As college students return to Kansas colleges and universities, there are new murmurs among the cohort. “Sure wish my parents had paid 300 dollars so that high school course would have counted for college.” And “College courses are so much more difficult! My roommate doesn’t have to take it because he got credit for his high school course.”
The 1993 Kansas Legislature opened up college enrollment to any student who had “...demonstrated the ability to benefit from participation in the regular curricula of eligible postsecondary education institutions, has been authorized by the principal of the school attended to apply for enrollment at an eligible postsecondary education institution, and is acceptable or has been accepted for enrollment at an eligible postsecondary education institution.”
The original intent was to allow a few exceptional Doogie Howsers go across the road and take college courses. Originally limited to high school juniors and seniors, the statute was amended to allow students to begin accumulating college credits after their high school freshman year.
While there are some rigorous and well-taught high school classes that approach the level of some introductory college courses, a large number are average secondary level courses awarded dual credit. The driving force has been the fact that these college credits boost the university’s tuition inflow and higher education is becoming more about money than about education.
So many high school courses are being counted as college credit that a four year bachelor’s degree may now only be three year’s of genuine college work—or less. The bona fide student who walks across the stage to receive a genuine 4-year degree may now be followed by a student who receives the same degree for half the academic achievement. Faculty, under pressure to increase retention and graduation rates, are powerless to solve this problem.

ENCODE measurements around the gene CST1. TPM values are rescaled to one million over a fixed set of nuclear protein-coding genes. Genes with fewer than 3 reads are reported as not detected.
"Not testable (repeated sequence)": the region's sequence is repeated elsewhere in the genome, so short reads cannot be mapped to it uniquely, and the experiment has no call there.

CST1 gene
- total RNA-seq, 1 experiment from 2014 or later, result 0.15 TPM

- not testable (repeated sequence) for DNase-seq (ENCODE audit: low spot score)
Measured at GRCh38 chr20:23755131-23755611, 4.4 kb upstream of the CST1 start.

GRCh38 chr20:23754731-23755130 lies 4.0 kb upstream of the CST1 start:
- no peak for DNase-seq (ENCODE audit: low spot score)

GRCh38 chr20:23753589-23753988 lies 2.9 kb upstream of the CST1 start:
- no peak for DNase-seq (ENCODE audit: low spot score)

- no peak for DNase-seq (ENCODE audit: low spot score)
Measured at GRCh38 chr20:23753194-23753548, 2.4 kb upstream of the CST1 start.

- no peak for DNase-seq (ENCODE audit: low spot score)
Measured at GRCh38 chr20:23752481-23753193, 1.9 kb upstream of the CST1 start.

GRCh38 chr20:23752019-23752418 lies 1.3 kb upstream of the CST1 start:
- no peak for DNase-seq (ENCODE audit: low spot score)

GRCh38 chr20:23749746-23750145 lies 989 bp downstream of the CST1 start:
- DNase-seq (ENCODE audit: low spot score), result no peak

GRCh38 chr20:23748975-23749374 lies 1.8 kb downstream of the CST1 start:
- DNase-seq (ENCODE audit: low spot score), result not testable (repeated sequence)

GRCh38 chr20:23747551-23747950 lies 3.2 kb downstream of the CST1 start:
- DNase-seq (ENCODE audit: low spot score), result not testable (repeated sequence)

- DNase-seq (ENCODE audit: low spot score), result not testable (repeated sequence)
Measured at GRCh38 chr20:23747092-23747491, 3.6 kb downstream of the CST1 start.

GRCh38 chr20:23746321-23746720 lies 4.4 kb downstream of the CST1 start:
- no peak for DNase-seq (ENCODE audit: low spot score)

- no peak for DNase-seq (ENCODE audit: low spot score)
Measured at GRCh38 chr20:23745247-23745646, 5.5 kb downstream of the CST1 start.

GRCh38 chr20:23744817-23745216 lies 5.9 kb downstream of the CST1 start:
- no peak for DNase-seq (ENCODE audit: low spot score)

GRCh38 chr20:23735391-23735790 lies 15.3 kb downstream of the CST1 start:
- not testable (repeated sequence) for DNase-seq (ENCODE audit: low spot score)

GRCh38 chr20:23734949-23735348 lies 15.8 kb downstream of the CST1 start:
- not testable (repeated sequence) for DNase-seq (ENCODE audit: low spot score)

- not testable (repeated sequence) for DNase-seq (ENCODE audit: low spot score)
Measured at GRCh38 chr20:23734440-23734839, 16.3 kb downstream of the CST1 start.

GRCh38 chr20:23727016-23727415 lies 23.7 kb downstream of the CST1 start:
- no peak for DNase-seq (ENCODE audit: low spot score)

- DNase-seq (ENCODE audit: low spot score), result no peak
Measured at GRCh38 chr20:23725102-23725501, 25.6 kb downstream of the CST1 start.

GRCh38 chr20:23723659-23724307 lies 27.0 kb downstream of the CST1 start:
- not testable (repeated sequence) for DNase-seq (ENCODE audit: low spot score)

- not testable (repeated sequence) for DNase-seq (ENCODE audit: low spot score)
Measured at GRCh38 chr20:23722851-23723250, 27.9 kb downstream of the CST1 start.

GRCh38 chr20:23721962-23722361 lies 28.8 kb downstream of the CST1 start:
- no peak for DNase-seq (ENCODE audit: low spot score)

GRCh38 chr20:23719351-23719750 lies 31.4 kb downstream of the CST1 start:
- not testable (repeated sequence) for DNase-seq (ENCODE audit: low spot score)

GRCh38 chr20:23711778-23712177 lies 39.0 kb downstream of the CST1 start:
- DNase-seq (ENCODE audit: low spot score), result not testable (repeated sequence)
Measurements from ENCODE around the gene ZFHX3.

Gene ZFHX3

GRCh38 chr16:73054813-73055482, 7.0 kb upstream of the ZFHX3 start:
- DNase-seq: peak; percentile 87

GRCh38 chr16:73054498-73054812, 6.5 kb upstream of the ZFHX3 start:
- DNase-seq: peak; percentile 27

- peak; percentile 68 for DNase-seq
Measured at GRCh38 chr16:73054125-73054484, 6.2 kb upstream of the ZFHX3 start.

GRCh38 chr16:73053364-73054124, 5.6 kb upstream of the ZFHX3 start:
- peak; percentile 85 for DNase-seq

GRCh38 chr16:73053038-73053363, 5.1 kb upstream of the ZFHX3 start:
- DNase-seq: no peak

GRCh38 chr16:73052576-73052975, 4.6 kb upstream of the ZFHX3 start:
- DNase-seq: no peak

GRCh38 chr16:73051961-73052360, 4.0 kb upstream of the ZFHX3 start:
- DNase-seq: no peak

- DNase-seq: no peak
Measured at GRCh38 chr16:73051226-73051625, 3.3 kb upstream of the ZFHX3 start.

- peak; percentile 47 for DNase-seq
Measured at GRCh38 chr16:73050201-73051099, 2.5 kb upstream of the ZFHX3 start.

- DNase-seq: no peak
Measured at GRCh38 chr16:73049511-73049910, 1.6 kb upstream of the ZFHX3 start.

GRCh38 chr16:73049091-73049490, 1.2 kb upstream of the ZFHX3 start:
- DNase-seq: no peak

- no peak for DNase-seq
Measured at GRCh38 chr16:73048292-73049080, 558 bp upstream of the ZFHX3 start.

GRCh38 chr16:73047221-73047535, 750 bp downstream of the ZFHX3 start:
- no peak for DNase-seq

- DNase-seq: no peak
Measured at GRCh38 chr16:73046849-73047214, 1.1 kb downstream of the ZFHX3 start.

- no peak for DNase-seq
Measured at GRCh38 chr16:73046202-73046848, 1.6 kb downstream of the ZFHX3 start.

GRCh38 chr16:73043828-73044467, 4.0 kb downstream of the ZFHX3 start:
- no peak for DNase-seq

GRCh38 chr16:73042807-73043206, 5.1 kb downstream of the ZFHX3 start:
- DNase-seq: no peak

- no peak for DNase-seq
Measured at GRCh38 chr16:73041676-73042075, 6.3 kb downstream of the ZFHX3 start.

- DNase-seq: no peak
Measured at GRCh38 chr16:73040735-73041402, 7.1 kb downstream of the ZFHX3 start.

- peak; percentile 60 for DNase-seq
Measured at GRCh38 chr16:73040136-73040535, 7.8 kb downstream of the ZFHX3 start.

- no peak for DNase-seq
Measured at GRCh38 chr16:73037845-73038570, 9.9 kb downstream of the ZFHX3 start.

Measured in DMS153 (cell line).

Fortunately, the Kansas Board of Regents has finally taken action to turn around the rigor of concurrent enrollment courses. Starting this fall, teachers of any course that can be counted toward the baccalaureate degree, including high school courses that can be transferred for that purpose, must meet Higher Learning Commission standards. HLC requires instructors to have a master’s degree in the same disciple as the course OR a master’s in a related discipline with 18 graduate credits in the same discipline as the course.
This has sent a shock wave through Kansas secondary schools, technical schools and community colleges. Until now, the tech schools and community colleges could hire instructors with only a bachelors degree and far less coursework in the discipline than required to teach at high school level. Now the minimum is a masters degree with 18 credit hours in the discipline.
Having an instructor who has depth-in-knowledge in the discipline is critical to maintaining course rigor (although it is admittedly not a guarantee of good teaching).
Despite eroding academics, the loose dual credit system has been a money-maker for Kansas colleges and a symbol of prestige for high schools. There will be many attempts to game the system. We can expect some parties to ignore the requirement because they use the syllabus or tests from a college course. Others may represent their course as working under the distant sponsorship of an off-site university professor. But the HLC requirement is clear: the day-to-day instructor of the course has to have the masters degree with 18 hours in-discipline. Period.
This will make a dent in the over-abundant concurrent offerings. The KBOR has encouraged regents schools to help get these instructors qualified.
But who is going to check the qualifications of teachers of dual credit courses? The understaffed Kansas Department of Education has no jurisdiction. And the KBOR office is not sending out anyone with authority and ability-to-fine. This burden is being placed on the postsecondary institutions that work with high schools offering dual credit.
Meanwhile, if a student is taking a concurrent credit course this fall from an instructor who does not have a masters degree and 18 credit hours in the discipline, the student would be well advised to ask for their money back.